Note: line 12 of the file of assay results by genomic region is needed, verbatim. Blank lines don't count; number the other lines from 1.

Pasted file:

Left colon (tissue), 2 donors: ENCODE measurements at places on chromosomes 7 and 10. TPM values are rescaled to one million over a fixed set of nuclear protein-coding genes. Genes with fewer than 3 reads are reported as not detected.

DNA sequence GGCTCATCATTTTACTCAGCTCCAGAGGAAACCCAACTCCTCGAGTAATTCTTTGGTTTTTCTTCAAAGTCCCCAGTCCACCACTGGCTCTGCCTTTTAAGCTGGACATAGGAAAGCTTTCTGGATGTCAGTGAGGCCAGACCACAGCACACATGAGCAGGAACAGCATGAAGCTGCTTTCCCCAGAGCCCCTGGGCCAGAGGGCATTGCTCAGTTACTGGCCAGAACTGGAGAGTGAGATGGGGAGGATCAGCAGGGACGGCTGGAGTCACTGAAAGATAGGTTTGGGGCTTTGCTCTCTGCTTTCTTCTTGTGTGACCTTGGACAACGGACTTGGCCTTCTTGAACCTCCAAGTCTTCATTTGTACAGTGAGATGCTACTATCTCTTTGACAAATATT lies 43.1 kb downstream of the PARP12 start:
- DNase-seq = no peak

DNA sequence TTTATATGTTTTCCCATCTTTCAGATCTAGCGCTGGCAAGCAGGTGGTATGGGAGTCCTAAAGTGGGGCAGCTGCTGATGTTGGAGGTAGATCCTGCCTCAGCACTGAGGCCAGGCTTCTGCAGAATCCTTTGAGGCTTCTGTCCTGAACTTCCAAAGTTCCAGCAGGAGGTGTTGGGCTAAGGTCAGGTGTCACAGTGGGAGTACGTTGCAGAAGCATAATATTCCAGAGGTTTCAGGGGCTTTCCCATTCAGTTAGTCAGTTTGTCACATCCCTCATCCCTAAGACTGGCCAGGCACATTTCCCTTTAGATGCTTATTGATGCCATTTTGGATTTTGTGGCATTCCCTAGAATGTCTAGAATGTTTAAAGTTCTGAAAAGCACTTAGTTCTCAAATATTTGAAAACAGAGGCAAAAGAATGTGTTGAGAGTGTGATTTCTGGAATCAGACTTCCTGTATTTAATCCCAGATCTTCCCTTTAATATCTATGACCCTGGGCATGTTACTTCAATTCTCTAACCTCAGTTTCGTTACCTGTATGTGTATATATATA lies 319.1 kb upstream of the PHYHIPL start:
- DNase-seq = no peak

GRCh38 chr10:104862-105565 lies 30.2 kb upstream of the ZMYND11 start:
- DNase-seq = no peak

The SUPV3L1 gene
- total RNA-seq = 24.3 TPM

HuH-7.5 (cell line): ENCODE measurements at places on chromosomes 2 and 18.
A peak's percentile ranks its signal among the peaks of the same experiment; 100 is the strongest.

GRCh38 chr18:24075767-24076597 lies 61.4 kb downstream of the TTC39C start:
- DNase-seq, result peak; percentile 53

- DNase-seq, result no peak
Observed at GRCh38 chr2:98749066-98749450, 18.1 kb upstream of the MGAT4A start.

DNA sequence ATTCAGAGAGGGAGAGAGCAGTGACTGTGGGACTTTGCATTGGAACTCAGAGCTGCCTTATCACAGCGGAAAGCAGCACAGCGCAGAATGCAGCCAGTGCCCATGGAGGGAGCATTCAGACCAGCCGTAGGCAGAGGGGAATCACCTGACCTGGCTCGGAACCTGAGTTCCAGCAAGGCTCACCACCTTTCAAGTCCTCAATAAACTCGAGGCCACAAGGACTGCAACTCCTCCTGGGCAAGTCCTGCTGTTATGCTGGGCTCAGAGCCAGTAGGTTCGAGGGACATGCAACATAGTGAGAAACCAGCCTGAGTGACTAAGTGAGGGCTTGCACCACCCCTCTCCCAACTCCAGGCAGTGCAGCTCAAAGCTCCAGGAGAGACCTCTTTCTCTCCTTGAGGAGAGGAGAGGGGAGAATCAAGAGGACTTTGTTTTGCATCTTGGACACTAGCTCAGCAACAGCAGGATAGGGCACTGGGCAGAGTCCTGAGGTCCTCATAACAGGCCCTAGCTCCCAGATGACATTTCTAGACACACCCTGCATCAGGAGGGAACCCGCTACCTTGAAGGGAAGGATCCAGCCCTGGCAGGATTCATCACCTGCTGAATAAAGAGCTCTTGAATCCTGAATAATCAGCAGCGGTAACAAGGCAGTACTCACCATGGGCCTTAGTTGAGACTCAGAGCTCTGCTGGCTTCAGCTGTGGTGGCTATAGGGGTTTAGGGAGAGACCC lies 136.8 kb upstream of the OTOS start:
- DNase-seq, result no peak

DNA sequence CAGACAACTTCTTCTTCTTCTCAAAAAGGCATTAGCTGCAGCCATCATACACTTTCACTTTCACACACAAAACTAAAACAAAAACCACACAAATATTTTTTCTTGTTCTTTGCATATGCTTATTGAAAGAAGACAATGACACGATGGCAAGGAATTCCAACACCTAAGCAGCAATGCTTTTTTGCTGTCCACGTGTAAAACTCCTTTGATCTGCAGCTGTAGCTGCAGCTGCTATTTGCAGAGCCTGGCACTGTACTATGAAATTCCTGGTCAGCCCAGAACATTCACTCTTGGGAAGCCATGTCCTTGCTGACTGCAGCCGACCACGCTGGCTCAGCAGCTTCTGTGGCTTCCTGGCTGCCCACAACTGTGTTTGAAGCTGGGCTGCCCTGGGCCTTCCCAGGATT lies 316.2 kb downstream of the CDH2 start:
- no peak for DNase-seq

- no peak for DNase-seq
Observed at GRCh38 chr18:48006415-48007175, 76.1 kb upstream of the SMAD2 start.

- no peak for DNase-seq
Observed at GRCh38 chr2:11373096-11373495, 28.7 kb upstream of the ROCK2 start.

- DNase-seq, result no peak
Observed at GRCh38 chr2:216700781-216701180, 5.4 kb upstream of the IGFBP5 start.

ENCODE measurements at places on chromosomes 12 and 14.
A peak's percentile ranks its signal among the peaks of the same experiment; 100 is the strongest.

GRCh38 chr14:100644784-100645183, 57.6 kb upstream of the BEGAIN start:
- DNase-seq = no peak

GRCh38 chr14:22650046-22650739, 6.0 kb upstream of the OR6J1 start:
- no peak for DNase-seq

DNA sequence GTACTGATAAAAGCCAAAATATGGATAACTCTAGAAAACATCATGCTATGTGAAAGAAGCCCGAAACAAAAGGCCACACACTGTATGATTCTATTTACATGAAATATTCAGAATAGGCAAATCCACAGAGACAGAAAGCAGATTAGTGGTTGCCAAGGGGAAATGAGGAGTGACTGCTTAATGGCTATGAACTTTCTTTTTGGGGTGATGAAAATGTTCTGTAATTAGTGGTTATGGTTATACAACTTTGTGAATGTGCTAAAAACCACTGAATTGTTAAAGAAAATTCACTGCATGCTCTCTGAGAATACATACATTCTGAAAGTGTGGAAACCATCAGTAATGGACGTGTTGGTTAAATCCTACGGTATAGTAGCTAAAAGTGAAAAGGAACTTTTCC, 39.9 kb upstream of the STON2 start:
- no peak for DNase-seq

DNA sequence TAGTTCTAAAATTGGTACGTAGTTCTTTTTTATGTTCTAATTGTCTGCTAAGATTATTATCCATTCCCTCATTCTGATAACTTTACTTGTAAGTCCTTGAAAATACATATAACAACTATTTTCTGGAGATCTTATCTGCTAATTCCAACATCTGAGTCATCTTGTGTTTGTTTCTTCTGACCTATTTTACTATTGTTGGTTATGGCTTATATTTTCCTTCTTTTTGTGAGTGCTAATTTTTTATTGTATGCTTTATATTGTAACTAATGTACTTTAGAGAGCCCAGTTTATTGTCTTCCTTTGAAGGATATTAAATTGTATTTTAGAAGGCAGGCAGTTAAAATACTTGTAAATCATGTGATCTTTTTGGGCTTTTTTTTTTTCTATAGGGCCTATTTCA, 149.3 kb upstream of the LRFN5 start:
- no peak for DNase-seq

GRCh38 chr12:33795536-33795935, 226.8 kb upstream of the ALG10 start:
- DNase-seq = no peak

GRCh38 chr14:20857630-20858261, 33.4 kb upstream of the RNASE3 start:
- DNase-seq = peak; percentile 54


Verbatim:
GRCh38 chr18:24075767-24076597 lies 61.4 kb downstream of the TTC39C start: